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The Golden Hour – When Sunlight Turns Magical

When the Sun is close to the horizon on a sunny day, its light appears warmer and softer. This makes the golden hour, also known as the magical hour, popular with photographers and filmmakers.

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A golden retriever enjoys the golden hour on a beach in Vietnam. The warm sunlight makes the golden hour a favorite among photographers and filmmakers.


Definition of the Golden Hour

Because the golden hour is a colloquial term, it doesn't have an official definition similar to dawn, dusk, and the 3 phases of twilight. Rather, it refers to a state of natural lighting that is most common around sunrise and sunset.

However, the warm sunlight that is characteristic for the golden hour most likely occurs when the Sun is between 6 degrees below and 6 degrees above the horizon. By this definition, the golden hour begins with civil dawn in the morning and ends with civil dusk in the evening.

Why Is the Light Golden?

When the Sun is just above the horizon, its rays impact the Earth at a low angle and they have to travel through more of the Earth's atmosphere before they reach us. On their way to the Earth's surface, they encounter atmospheric particles such as dust and water droplets, which filter the sunlight, ultimately making it less bright. This process also adds more indirect light to the mix, softening contours and reducing the contrast.

At the same time, the thicker layer of atmosphere that the sunlight has to pass through scatters the blue and violet wavelengths, allowing more light in the orange and red spectrum to reach Earth. This scattering decreases the sunlight's color temperature and makes it take on a golden or reddish hue.

Twilight Colors

During civil twilight, when the Sun is at most 6 degrees below the horizon, Earth's upper atmosphere reflects the sunlight, illuminating the lower atmosphere and making the sky appear in golden and reddish colors.

While this period is commonly included in the definition of the golden hour, it produces a lighting effect very different from the direct morning or evening sunlight, also requiring photographers to work with different camera settings.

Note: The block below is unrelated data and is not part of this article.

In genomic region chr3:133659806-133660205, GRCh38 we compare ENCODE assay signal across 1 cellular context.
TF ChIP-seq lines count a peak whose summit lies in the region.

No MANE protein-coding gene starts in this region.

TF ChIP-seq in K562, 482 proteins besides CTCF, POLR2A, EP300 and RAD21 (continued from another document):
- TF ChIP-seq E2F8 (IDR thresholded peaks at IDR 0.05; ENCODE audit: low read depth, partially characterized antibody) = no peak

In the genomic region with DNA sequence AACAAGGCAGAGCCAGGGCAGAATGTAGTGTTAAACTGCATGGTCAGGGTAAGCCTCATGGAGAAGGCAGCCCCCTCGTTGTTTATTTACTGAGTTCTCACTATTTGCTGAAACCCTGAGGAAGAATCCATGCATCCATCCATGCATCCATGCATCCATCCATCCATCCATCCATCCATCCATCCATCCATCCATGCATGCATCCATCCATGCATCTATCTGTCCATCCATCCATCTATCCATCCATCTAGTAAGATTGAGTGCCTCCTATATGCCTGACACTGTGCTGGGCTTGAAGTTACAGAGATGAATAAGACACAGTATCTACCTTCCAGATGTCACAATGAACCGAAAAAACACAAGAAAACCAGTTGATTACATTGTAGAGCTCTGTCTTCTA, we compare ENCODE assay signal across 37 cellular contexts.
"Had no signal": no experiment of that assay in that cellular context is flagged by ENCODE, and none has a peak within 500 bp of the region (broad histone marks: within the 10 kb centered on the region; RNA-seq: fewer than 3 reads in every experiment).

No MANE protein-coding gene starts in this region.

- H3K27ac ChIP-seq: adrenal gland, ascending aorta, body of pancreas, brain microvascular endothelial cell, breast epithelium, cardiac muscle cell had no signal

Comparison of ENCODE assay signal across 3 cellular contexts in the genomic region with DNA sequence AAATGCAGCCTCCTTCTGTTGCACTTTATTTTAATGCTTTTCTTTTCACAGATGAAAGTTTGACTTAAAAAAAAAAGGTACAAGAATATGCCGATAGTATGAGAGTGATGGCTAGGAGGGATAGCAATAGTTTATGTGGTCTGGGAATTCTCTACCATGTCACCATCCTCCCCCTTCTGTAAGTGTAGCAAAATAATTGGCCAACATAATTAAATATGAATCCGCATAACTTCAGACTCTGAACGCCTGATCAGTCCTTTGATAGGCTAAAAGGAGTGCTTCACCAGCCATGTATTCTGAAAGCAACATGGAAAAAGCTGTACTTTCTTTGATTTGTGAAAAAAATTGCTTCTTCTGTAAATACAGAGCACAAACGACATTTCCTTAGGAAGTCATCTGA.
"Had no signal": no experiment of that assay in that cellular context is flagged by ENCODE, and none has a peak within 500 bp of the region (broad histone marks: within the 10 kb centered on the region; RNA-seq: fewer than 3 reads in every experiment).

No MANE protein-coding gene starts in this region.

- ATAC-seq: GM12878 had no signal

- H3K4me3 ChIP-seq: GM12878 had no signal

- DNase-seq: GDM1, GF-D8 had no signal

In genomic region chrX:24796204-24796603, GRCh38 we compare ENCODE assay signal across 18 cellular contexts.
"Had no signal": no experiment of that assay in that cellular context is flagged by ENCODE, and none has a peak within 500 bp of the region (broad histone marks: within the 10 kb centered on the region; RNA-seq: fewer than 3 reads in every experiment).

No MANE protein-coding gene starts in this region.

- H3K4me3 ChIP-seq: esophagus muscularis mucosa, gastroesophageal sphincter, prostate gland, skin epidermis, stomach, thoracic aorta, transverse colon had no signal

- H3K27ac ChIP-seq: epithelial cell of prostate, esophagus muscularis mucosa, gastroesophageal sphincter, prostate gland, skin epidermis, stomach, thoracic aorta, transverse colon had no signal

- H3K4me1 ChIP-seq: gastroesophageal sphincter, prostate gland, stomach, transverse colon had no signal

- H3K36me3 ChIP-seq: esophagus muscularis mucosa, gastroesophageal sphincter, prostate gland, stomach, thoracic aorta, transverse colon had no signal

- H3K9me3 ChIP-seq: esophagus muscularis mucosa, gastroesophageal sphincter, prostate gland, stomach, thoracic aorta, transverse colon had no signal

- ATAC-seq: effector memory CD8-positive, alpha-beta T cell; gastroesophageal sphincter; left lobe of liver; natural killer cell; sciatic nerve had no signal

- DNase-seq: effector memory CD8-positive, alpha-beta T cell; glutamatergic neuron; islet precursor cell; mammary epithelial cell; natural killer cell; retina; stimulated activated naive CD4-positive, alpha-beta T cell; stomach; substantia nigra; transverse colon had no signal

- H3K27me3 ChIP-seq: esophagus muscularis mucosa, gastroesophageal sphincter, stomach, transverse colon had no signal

Does the Golden Hour Last for 60 Minutes?

The duration of the golden hour depends on both the latitude and the season. In locations where the Sun is directly overhead at noon—for example at the equator during the equinoxes—the Sun traverses the horizon at an angle of 90°, making for swift transitions between night and day and a relatively short golden hour. For example, in Quito, Ecuador, which is very close to the equator, it takes the Sun only about 50 minutes to move from 6 degrees below the horizon to 6 degrees above it.

At higher latitudes, the same process takes longer. At around 40 degrees north and south, for example in New York and Wellington, it takes around 1 hour in March. In Oslo (about 60° north) and the northernmost tip of Antarctica (about 60° south), the golden hour lasts over 90 minutes at that time of the year.

Within the polar circles and just outside them, the Sun does not sink lower than 6 degrees below the horizon during the summer, so the golden hour can last all night. Close to the poles, it can even last for several weeks around the equinoxes, when the Sun's zenith slowly passes the equator and the polar night gives way to the Midnight Sun.

Golden Hour Photography Tips

The golden hour is a great time to shoot any kind of picture, including portraits, landscapes, cityscapes, and still life. To capture the magic of the golden hour in your photos, try following these guidelines:

  • Plan ahead: The golden hour is short—too short to start fiddling with your equipment and settings when the light is just right. Use timeanddate.com's Sun Calculator to find out when the Sun will be at just the right angle at your shooting location (click on a row in the table for a solar elevation graph). Make yourself familiar with the destination and turn up with some ideas of the subjects and angles you wish to capture.
  • Play around. Experiment with front lighting, backlighting, rim lighting, and perhaps you can catch a flare as the warm sunlight enters your lens.
  • Use a wide aperture. The sunlight is not as bright during the golden hour, requiring a larger aperture—unless you are planning a long exposure shot.
  • Try increasing the ISO setting. The low light level during the golden hour may require you to try out a higher ISO setting. However, be aware that this may also increase noise.
  • Use a tripod. When experimenting with a range of apertures, a tripod will help you keep your images sharp.

Topics: Astronomy, Sun, Atmospheric Phenomena